In an earlier novel, one of Jack Higgins’ characters remarks that he is able to live comfortably because his books sell well in airport book stores. The message of that statement appears to be that travelers are looking for fast-paced adventure novels that don’t bother with in-depth character examination, nuanced storylines, and plausible incidents. Higgins wrote that line with more than a hint of cynicism. Alas, he seems to have taken that same route in his current book. It is almost as though he feels compelled to write books that feature his arguably most famous character, Sean Dillon, even when the storyline seems jaded and the hero is reduced to a caricature. In Hollywood, they call this kind of performance, “mailing it in!”
The cast of characters is familiar to Higgins fans. Sean Dillon is at his enigmatic best, the motivations for his actions chronicled at length in earlier books. A former IRA henchman, Dillon goes to the other side, Charles Ferguson’s crack team of enforcers charged with the task of guarding Britain from external threats. The romantic interest and moral center is Hannah Bernstein, whose “is she or isn’t she in love with Dillon” subtext has been used to tease readers in several earlier books. When Dillon kills Josef Belov, the billionaire head of Belov International, Russia in general and Vladimir Putin in particular are thrown in disarray.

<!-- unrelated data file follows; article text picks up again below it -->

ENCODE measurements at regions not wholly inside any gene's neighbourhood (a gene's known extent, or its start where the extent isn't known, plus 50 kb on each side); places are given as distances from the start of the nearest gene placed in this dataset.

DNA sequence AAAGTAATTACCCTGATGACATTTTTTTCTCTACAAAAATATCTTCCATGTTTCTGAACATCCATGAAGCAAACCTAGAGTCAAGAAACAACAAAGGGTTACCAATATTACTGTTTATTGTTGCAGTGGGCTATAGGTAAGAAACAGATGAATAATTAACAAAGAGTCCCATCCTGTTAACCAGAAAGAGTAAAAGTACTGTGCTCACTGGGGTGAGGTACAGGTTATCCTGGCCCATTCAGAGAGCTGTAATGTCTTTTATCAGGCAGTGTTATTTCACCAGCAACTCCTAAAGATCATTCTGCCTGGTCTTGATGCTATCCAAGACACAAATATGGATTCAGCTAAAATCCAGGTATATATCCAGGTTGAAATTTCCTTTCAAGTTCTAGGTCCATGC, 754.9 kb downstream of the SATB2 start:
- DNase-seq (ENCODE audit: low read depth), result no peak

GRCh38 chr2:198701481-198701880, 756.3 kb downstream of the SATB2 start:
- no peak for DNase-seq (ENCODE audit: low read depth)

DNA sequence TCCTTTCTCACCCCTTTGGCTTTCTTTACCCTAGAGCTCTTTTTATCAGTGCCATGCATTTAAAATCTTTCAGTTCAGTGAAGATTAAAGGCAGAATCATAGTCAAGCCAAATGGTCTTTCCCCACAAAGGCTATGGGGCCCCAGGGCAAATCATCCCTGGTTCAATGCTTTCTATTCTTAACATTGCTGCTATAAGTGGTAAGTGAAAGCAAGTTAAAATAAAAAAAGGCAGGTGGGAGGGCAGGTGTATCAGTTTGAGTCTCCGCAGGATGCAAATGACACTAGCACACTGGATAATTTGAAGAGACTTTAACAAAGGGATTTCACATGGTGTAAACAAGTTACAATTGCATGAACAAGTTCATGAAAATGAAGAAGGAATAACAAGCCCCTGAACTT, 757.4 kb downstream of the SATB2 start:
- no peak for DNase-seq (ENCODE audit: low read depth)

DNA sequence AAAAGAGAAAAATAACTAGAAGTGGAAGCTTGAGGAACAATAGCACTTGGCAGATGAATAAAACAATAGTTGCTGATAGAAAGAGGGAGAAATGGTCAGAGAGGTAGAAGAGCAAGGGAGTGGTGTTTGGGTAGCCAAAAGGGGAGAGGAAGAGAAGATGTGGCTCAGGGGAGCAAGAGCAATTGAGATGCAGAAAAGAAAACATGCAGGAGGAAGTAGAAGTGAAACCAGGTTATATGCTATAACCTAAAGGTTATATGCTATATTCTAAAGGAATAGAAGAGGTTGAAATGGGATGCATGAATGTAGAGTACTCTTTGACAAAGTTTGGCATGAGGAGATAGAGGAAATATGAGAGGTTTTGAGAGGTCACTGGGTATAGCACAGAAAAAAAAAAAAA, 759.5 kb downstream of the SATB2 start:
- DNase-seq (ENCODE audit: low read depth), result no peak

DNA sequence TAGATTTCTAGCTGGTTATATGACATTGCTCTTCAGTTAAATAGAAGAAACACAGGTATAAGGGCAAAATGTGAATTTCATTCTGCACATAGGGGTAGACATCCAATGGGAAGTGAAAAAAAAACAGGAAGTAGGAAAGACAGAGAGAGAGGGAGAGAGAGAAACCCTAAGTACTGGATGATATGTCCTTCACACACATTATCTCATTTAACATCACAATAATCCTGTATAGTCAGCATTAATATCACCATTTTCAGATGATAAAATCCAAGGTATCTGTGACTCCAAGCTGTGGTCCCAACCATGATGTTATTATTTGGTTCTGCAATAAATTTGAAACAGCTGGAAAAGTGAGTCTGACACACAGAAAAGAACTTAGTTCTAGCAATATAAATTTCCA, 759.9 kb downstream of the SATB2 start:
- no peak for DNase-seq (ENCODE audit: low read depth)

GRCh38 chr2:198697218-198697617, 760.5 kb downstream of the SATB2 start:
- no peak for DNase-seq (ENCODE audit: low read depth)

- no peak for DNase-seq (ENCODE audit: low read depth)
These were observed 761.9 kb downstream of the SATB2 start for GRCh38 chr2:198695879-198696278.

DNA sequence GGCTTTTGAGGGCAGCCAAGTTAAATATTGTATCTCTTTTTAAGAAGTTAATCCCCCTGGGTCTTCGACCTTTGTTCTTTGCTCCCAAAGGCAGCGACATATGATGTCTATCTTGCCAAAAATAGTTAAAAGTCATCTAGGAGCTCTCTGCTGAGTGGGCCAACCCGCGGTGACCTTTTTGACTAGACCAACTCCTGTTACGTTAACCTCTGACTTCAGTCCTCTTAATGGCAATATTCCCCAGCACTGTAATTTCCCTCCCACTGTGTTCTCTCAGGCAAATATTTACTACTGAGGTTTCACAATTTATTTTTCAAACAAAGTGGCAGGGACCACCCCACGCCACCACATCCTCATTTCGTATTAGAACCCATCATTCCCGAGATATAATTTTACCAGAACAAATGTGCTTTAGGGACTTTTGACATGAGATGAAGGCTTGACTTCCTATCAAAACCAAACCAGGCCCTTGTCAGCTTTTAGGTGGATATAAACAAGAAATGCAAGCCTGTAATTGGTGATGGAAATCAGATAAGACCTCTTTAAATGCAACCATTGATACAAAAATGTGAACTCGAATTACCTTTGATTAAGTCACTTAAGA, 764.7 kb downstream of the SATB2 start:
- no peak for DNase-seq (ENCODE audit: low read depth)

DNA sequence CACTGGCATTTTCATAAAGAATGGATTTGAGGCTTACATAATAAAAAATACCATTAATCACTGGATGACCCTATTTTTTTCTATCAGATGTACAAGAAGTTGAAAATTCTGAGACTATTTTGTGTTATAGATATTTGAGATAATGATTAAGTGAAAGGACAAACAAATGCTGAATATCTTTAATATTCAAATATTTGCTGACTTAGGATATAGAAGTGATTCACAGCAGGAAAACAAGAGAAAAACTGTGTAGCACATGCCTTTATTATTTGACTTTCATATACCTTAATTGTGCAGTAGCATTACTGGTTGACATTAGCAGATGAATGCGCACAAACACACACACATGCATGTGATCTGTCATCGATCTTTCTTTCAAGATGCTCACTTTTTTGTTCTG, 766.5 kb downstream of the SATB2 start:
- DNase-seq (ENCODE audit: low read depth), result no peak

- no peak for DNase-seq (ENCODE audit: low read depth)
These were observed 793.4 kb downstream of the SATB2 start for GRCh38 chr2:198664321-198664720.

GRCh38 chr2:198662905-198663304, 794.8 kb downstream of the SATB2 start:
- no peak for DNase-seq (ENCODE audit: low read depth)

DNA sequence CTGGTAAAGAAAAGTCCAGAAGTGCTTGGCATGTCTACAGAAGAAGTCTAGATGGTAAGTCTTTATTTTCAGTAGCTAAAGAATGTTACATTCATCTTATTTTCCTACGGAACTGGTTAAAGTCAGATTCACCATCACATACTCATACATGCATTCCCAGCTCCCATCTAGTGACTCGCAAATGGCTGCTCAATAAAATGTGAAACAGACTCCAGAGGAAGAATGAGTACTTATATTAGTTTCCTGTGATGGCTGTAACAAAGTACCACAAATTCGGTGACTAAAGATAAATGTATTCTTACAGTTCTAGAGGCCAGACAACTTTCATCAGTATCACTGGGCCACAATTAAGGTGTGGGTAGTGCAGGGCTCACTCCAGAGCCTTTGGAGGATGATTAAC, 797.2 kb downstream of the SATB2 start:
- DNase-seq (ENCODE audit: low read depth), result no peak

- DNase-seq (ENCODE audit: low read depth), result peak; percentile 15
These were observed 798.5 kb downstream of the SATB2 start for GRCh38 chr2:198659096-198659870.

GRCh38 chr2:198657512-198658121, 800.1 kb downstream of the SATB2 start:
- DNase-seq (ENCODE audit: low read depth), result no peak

Putin’s plans for controlling the world’s oil through Belov need to be changed. When Bernstein is killed, Dillon’s full fury is unleashed on the hapless Russians. Ferguson’s band unearths a sinister plot by the Russians to use a lookalike to impersonate Belov so that an international accord can be signed that allows the Russians to control a large supply of oil. Dillon and his cohorts race against time to thwart the plot. In a series of set pieces that once had been Higgins’ hallmark as a writer of convincing thrillers, but now ludicrously unconvincing, Dillon singlehandedly saves the world.
It is a pity to see a fine writer of taut, edge-of-the-seat adventure novels reduced to writing books with predictable sequences, cardboard characters (who seem to consume large quantities of alcohol and yet function quite normally!) and hackneyed themes. Higgins’ earlier books were finely paced and intricately plotted. Not so his current effort. The death of Hannah Bernstein (surely a pivotal point in the chronicles of Sean Dillon) could have been used to more telling effect than to merely explain why Dillon goes on yet another daredevil venture to save himself and the world.